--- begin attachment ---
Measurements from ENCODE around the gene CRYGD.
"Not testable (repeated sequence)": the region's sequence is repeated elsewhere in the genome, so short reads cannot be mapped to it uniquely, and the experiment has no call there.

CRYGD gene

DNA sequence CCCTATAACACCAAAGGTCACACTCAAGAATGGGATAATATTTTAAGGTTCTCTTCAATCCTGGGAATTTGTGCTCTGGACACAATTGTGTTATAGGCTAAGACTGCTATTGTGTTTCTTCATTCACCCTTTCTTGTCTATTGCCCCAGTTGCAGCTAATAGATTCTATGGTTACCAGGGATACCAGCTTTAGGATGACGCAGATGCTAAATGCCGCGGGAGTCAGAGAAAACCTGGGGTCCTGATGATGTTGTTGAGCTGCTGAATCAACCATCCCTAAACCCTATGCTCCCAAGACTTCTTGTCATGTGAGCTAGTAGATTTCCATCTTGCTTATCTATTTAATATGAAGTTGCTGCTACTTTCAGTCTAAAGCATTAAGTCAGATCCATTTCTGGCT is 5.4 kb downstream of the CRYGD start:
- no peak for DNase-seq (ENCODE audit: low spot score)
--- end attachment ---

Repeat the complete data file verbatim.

Measurements from ENCODE around the gene CRYGD.
"Not testable (repeated sequence)": the region's sequence is repeated elsewhere in the genome, so short reads cannot be mapped to it uniquely, and the experiment has no call there.

CRYGD gene

DNA sequence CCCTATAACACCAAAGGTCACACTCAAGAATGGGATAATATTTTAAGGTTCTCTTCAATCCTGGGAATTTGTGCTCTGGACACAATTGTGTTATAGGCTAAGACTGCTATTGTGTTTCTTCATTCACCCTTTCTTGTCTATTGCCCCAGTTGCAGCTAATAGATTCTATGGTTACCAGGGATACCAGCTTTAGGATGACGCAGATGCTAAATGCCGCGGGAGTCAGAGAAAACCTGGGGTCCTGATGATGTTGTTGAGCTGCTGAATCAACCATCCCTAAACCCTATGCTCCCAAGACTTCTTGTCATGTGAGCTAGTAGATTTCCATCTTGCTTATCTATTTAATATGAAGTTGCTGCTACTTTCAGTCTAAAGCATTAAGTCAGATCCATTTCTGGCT is 5.4 kb downstream of the CRYGD start:
- no peak for DNase-seq (ENCODE audit: low spot score)